Monrovia — Minister of Finance and Development Planning, Samuel D. Tweah and Agriculture Minister Jeanine Cooper have signed a "Cash Collateral Guarantee" agreement with Afriland Bank aimed at providing a financial remedy to the country's rice production sector.
Under the agreement, MFDP will provide an initial amount of US$700,000 to the Afriland Bank as cash collateral for utilization by various rice processors to purchase paddy rice.
The cash collateral will facilitate a revolving credit facility for rice processors at a lower interest rate and will increase production and distribution of home-grown rice by purchasing and processing seed rice from farmers and cooperatives in the country, MFDP said.
Speaking at the signing ceremony on Thursday, 26 March, Minister Tweah noted that the agreement was the first public-private engagement with the agriculture sector and it will set the basis for more direct fiscal interventions.
He noted that "trust" was the "catchy phrase of this new arrangement" urging beneficiaries to "never lose sight in their commitment to repaying."
For her part, the Agriculture Minister stressed that providing financial access to farmers to increase food production is one of the newest hallmarks of the government under the PAPD.
This tripartite initiative by both ministries and commercial banks will help in opening agro-financing windows for productive farmers in the country, Minister Cooper said.
At the same time, the acting Chief Executive Officer of Afriland First Bank Liberia, Leopold B. Mbumen, thanked the Government for the preferring the bank as a partner in fostering the Pro-Poor Agenda for Prosperity and Development (PAPD).
He added that the component of the countries development agenda is particularly tied with his bank's strategic goals, which makes it easy to execute.
Speaking further, Mr. Mbumen warned potential beneficiaries to consider the project as one that could make or break similar efforts by the Government in the future; stressing the need to ensure the project succeeds.
He added that Afriland will ensure that the funds reached targeted beneficiaries, work with the Government to monitor and ensure that beneficiaries utilize the fund in accordance with the project's objectives.
Research shows that commercial banks' lending to the agriculture sector in South Saharan Africa including Liberia is less than four percent.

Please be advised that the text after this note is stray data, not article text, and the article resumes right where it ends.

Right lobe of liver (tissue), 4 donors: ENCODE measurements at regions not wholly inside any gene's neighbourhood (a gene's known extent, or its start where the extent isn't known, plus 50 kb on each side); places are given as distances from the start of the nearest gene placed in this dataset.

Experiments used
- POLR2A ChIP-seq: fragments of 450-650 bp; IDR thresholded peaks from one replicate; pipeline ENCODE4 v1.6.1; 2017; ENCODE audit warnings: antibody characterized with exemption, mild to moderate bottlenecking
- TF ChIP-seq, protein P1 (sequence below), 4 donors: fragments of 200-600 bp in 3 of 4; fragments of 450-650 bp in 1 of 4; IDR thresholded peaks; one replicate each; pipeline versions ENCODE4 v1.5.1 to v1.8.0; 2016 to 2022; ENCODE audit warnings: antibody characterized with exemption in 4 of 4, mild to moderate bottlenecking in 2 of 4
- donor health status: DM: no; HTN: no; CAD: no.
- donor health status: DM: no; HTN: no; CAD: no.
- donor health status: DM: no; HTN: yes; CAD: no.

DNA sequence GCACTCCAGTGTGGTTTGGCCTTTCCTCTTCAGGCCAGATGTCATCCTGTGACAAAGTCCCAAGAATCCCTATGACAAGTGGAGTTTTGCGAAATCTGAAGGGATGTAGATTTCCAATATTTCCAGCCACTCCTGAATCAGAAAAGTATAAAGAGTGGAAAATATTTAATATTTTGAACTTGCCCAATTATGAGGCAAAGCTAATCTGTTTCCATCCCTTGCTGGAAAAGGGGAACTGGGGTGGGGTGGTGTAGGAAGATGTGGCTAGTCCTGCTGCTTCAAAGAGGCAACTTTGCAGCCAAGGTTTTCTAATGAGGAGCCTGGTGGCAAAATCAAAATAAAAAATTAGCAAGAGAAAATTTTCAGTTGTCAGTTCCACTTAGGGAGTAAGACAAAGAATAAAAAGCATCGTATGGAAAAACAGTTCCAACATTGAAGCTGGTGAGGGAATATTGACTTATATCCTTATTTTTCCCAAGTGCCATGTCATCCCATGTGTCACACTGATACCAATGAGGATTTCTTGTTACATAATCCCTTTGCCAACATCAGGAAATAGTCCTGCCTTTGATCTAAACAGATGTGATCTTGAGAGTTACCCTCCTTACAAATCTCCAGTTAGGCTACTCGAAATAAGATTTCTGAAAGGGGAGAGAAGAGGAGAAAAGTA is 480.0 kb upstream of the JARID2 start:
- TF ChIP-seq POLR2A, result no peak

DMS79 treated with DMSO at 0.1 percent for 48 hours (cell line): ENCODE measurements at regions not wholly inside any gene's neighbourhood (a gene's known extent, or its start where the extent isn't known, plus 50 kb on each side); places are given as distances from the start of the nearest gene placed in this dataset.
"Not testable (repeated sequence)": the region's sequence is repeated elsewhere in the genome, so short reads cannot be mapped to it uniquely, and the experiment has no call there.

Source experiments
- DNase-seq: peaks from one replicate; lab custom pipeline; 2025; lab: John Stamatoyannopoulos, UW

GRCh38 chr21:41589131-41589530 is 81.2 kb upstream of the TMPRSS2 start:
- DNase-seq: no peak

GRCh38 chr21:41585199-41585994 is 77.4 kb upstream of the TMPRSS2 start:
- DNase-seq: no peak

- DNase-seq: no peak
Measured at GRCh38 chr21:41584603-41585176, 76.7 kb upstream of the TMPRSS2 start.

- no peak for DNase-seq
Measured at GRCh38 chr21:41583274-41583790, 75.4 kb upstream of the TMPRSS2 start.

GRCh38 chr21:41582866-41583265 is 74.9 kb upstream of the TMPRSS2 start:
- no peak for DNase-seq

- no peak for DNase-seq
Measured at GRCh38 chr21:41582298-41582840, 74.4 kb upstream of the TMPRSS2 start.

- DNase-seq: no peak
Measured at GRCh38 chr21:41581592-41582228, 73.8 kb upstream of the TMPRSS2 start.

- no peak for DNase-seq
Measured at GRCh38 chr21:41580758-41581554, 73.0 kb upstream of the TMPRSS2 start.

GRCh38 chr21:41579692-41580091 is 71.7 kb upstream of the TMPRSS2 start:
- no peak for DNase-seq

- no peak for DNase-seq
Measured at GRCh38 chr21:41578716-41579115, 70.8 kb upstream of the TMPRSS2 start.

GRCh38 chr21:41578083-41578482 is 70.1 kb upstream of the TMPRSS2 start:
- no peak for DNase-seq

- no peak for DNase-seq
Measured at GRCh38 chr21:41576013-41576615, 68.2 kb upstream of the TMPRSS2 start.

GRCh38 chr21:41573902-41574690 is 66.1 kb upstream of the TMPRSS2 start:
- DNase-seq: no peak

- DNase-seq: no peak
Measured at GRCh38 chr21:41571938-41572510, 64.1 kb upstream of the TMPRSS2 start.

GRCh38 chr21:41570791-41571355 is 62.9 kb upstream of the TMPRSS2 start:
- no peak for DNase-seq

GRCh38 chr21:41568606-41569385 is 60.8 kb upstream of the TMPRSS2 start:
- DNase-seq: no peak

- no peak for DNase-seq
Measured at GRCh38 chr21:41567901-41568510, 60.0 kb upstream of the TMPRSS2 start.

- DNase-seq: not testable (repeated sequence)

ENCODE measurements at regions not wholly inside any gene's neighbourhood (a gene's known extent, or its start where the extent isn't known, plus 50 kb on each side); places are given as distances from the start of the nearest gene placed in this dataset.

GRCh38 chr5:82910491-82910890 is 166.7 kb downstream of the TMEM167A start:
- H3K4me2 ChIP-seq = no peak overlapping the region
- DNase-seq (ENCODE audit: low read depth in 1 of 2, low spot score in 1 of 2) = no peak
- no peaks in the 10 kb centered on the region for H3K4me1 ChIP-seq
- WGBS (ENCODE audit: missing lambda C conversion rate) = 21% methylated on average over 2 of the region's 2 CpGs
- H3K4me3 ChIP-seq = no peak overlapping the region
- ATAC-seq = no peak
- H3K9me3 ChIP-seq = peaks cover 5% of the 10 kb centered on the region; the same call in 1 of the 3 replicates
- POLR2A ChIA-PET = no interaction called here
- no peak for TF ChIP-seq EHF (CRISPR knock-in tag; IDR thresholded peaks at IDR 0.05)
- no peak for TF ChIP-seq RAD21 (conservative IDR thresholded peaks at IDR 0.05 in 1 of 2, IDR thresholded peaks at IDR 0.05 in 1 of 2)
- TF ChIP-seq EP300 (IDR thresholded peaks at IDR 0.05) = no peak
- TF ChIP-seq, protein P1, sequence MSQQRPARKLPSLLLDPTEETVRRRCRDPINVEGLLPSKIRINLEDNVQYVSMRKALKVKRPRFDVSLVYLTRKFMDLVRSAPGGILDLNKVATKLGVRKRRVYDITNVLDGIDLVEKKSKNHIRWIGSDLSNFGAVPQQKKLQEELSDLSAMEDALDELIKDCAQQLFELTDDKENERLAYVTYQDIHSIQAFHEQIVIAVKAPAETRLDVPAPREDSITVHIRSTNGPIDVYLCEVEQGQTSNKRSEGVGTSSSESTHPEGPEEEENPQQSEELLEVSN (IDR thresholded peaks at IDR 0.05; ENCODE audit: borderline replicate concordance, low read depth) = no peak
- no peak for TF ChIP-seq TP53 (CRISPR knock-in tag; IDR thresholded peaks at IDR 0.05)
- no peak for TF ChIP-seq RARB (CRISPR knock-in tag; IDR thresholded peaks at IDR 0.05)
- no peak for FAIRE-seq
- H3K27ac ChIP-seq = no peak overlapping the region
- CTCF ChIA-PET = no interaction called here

With limited or no access to finance, farmers in the region struggle to increase their yields, especially in rice production.
The intervention by the government of Liberia is expected to create a paradigm shift in local rice production in the coming years, officials said.
The Government's decision comes against the backdrop of poor access to credit in the agriculture sector as was articulated by rice farmers and processors during a recent business climate meeting in Ganta, Nimba County.
This agreement is the initial step to improving the agriculture sector and evinces the governments' commitment to prioritizing and ensuring national food security by promoting the growing, processing, and distribution of home-grown rice as manifested in the PAPD.
"This initiative also marks the beginning of the implementation of President Weah's vision of ensuring a vibrant agricultural sector by transitioning Liberian farmers from subsistence to commercial farming," Minister Tweah said.
For accountability and transparent purposes, which would ensure repayment of the loans, the Ministry of Finance is expected to centralize all rice payments under the national budget and will ensure timely payments to rice processors through their designated accounts at the Afriland Bank.
Also, a team comprising the MFDP, Agriculture Ministry and Afriland Bank will effectively monitor and supervise the implementation exercise.
The government says the project is expected to help "rebalance and rebrand" the economy amid threat the COVID-19 outbreak, which is expected to ghastly impact the global economy.
A release from the MFDP noted that growth in this PAPD-value addition project to include other locally produced commodities will require the injection of additional capital for which the government will be seeking support from friendly governments, the donor community, and international organizations.
The release furthered that the government of Liberia's intervention could mark a turning point in the agriculture sector, adding that not only will the production and consumption of home-grown commodities address goals one and two of the SDGs by putting money in the hands of local farmers, but it will also minimize capital outflow by reducing importation, strengthen the foreign exchange market and lower the commodity price index.
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